With No Time To Die marking Daniel Craig’s final outing as 007, a variety of candidates have been rumoured and suggested as his replacement: Richard Madden, Idris Elba, Dev Patel, James Norton…
But one name has been conspicuously absent from the conversation so far – one that could transform the James Bond franchise: Sacha Baron Cohen.
“What? The man responsible for Borat, Bruno, Ali G and [deep gasp] Grimsby?” I hear you howling. Yes, him. And no, I don’t hate James Bond, or Baron Cohen, or your eyes and ears, and wish to destroy them. I genuinely believe he would be an excellent 007.
In the last decade, he has patiently pivoted from variations on his patented pantomime act into more challenging and dynamic roles. In 2011’s Hugo, he turned heads with an empathetic performance – one he swiftly followed up with an impressive turn in Les Misérables (2012).
However, what eventually convinced me of his superspy credentials was his role as a different Mr. Cohen. In Netflix’s thriller series The Spy, he plays Eli Cohen, a real-life Israeli spy who in the 1960s managed to infiltrate the highest levels of Syrian government in true super-spy fashion.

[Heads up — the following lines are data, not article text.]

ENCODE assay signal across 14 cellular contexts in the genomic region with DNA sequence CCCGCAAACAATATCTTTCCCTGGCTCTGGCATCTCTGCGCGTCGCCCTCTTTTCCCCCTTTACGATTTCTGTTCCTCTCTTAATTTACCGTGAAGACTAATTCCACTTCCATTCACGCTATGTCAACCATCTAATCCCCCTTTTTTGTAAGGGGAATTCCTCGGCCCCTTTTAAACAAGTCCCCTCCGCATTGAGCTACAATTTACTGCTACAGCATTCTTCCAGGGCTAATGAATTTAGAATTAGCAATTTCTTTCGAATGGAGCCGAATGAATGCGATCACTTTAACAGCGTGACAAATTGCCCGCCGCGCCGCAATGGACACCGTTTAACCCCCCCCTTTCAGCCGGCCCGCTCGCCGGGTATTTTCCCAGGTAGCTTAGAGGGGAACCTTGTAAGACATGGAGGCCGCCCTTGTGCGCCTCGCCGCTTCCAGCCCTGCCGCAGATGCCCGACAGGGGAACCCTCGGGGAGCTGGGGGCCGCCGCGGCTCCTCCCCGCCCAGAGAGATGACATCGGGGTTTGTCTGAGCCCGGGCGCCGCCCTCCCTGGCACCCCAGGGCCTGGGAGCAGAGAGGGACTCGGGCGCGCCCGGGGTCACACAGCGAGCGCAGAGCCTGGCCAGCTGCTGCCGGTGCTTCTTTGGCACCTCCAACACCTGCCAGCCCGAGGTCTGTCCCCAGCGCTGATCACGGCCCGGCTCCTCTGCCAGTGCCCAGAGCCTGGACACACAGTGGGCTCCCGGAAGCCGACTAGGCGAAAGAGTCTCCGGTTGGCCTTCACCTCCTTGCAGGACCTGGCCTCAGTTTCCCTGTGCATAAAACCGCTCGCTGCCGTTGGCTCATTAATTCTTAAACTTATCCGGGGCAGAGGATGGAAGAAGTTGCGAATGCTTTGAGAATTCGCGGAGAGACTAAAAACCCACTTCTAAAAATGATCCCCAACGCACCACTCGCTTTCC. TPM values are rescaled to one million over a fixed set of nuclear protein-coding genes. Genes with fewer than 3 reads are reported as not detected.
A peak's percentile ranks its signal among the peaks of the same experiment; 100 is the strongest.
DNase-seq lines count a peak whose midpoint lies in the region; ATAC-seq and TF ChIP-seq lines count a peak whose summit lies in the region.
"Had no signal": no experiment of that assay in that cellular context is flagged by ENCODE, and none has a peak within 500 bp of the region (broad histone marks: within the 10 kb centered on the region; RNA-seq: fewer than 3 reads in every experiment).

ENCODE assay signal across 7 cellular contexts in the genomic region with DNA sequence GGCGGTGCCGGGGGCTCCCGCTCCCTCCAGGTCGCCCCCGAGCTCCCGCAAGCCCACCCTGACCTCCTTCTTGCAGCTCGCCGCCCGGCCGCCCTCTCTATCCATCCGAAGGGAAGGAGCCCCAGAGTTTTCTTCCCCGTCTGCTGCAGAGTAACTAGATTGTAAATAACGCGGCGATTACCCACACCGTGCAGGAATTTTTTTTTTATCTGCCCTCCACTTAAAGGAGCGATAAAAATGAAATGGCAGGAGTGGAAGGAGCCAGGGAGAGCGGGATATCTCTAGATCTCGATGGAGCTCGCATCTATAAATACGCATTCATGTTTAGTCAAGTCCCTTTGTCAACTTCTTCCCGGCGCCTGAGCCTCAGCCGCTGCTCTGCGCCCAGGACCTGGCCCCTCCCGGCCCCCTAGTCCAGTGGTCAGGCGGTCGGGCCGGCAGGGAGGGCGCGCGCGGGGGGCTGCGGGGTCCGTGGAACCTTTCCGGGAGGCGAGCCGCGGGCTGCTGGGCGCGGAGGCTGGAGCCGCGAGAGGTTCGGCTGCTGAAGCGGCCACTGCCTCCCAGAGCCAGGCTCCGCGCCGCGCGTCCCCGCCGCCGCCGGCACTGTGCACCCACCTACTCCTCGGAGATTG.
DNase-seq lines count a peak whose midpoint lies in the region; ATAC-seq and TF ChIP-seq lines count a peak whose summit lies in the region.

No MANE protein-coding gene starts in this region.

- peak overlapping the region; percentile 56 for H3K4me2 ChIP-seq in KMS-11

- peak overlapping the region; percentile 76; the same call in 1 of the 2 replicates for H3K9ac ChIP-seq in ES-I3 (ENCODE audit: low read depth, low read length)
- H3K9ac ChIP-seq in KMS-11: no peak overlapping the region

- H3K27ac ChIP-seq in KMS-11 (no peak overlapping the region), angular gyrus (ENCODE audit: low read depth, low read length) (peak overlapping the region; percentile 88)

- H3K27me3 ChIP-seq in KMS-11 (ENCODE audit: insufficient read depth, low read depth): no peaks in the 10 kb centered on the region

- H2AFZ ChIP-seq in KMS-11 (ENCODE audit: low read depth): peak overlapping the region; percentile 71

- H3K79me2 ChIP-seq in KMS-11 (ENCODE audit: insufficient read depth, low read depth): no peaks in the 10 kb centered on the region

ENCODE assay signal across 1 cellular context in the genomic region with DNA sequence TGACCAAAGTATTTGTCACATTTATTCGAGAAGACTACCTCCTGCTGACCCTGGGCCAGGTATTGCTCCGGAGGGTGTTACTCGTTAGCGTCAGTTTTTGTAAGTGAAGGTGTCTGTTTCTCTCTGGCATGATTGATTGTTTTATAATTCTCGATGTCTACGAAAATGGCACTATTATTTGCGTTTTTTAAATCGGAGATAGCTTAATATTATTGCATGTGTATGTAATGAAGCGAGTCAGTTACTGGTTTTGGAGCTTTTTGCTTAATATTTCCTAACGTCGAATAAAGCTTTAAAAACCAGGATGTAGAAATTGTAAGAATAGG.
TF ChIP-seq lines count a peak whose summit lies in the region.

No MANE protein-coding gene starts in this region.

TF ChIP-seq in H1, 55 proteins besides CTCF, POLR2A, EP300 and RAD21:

Yes, it takes a few minutes to get used to the sight of Cohen in an entirely straight-faced, dramatic role; but with his comedic crutch removed, he is a revelation. Carrying a quality six-episode series full of classic spy-thriller intrigue with ease on his tall, capable shoulders, Baron Cohen oozes charm and flaunts his action chops.
He even musters a fair bit of menace as Eli becomes an increasingly hardened spy who is so immersed in his mission that he begins to question his real identity and loyalties. The star received a Golden Globe nomination for the role, and deservedly so.
Like many Bonds before him (Moore, Brosnan, almost Sam Neill), Baron Cohen could take skills acquired on TV, and add double-O-sized bombast to them. Plus, if a Moore-like comic touch were needed, Cohen could do that in his sleep.
Yes I know, someone like Richard Madden is probably getting the role anyway. But I can’t help feeling Baron Cohen would bring something truly refreshing to Bond. Or is it just me?
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